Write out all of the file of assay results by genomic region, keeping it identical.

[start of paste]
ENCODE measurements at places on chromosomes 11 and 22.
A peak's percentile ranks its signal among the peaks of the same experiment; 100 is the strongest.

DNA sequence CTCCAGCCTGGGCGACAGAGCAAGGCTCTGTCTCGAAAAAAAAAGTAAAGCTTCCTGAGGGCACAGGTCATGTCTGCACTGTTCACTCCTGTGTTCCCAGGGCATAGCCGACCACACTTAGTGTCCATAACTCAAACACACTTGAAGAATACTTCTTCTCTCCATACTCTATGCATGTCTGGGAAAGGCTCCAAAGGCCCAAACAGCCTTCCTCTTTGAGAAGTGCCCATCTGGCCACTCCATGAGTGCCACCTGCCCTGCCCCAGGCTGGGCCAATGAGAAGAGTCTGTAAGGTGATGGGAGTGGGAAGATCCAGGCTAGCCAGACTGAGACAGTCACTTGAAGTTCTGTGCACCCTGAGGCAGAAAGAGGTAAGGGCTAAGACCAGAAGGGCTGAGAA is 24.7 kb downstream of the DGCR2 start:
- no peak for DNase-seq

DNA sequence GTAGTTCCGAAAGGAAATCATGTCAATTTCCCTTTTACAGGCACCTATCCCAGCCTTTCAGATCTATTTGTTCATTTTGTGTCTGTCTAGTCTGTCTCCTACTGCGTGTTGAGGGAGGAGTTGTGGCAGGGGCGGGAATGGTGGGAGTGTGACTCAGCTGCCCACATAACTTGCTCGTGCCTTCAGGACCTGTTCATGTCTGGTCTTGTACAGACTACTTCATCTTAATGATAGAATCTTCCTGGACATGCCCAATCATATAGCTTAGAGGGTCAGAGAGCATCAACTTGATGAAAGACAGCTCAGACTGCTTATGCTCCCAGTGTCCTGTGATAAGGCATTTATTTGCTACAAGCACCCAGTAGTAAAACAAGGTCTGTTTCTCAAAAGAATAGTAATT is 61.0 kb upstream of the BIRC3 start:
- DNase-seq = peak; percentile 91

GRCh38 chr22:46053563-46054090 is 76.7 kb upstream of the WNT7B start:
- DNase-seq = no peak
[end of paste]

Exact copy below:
ENCODE measurements at places on chromosomes 11 and 22.
A peak's percentile ranks its signal among the peaks of the same experiment; 100 is the strongest.

DNA sequence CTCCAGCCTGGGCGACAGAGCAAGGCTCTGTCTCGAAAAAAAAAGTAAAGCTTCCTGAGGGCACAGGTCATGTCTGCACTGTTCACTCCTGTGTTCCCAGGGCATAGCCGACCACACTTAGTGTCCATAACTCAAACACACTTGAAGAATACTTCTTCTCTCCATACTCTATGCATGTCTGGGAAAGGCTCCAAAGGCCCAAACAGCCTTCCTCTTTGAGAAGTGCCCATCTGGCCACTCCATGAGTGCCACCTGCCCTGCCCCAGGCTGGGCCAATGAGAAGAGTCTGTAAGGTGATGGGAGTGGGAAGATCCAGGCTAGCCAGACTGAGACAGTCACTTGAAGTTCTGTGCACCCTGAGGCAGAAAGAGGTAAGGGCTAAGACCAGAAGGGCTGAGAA is 24.7 kb downstream of the DGCR2 start:
- no peak for DNase-seq

DNA sequence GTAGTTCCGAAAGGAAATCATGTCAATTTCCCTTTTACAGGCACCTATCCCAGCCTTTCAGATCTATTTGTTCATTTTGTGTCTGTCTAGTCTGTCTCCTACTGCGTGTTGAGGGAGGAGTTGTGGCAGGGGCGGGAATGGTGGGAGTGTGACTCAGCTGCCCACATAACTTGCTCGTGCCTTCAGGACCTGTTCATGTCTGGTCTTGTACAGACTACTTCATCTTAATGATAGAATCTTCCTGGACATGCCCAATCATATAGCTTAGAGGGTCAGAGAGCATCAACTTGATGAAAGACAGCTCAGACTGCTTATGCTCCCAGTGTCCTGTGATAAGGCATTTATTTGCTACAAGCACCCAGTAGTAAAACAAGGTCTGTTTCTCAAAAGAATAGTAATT is 61.0 kb upstream of the BIRC3 start:
- DNase-seq = peak; percentile 91

GRCh38 chr22:46053563-46054090 is 76.7 kb upstream of the WNT7B start:
- DNase-seq = no peak